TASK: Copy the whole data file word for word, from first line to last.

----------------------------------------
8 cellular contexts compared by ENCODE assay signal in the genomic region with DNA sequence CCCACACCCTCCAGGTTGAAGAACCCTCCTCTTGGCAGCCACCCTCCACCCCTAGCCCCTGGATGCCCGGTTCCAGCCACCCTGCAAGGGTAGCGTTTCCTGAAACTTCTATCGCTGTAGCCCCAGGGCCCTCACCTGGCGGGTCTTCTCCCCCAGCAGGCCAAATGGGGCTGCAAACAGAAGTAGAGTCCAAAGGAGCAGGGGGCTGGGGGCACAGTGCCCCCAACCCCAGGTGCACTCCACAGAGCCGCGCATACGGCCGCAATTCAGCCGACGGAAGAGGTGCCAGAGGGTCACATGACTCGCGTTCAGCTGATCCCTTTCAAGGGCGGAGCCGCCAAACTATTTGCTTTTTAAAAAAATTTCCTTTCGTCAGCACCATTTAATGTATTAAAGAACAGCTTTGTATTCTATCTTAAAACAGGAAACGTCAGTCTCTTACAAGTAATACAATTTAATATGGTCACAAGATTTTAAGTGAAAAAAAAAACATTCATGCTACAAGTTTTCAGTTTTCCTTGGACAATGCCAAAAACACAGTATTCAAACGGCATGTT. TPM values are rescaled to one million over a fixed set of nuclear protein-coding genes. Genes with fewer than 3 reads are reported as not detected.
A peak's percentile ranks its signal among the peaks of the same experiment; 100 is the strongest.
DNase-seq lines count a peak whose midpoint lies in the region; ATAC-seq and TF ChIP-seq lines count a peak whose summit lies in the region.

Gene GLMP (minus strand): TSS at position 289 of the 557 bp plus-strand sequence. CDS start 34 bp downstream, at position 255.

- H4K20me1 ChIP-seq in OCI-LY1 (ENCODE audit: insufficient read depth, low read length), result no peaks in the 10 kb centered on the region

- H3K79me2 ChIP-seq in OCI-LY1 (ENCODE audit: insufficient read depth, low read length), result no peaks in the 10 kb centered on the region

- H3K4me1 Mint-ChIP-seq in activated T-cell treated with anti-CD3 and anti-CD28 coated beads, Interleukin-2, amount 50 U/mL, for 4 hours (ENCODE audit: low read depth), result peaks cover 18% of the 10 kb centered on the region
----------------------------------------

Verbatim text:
8 cellular contexts compared by ENCODE assay signal in the genomic region with DNA sequence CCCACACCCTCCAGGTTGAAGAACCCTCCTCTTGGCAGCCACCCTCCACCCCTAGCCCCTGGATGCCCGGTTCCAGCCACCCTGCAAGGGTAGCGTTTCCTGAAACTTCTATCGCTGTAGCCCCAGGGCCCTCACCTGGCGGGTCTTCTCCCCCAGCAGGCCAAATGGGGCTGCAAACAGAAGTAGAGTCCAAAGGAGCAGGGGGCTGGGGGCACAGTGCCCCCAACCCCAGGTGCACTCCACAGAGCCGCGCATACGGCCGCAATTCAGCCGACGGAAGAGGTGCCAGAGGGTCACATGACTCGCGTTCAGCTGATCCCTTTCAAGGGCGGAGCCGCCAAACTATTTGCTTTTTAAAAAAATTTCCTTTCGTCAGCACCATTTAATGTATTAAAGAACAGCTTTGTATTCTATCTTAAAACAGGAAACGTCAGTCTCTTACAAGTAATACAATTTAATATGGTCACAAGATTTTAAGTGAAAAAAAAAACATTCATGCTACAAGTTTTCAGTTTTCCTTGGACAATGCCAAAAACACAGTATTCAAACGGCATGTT. TPM values are rescaled to one million over a fixed set of nuclear protein-coding genes. Genes with fewer than 3 reads are reported as not detected.
A peak's percentile ranks its signal among the peaks of the same experiment; 100 is the strongest.
DNase-seq lines count a peak whose midpoint lies in the region; ATAC-seq and TF ChIP-seq lines count a peak whose summit lies in the region.

Gene GLMP (minus strand): TSS at position 289 of the 557 bp plus-strand sequence. CDS start 34 bp downstream, at position 255.

- H4K20me1 ChIP-seq in OCI-LY1 (ENCODE audit: insufficient read depth, low read length), result no peaks in the 10 kb centered on the region

- H3K79me2 ChIP-seq in OCI-LY1 (ENCODE audit: insufficient read depth, low read length), result no peaks in the 10 kb centered on the region

- H3K4me1 Mint-ChIP-seq in activated T-cell treated with anti-CD3 and anti-CD28 coated beads, Interleukin-2, amount 50 U/mL, for 4 hours (ENCODE audit: low read depth), result peaks cover 18% of the 10 kb centered on the region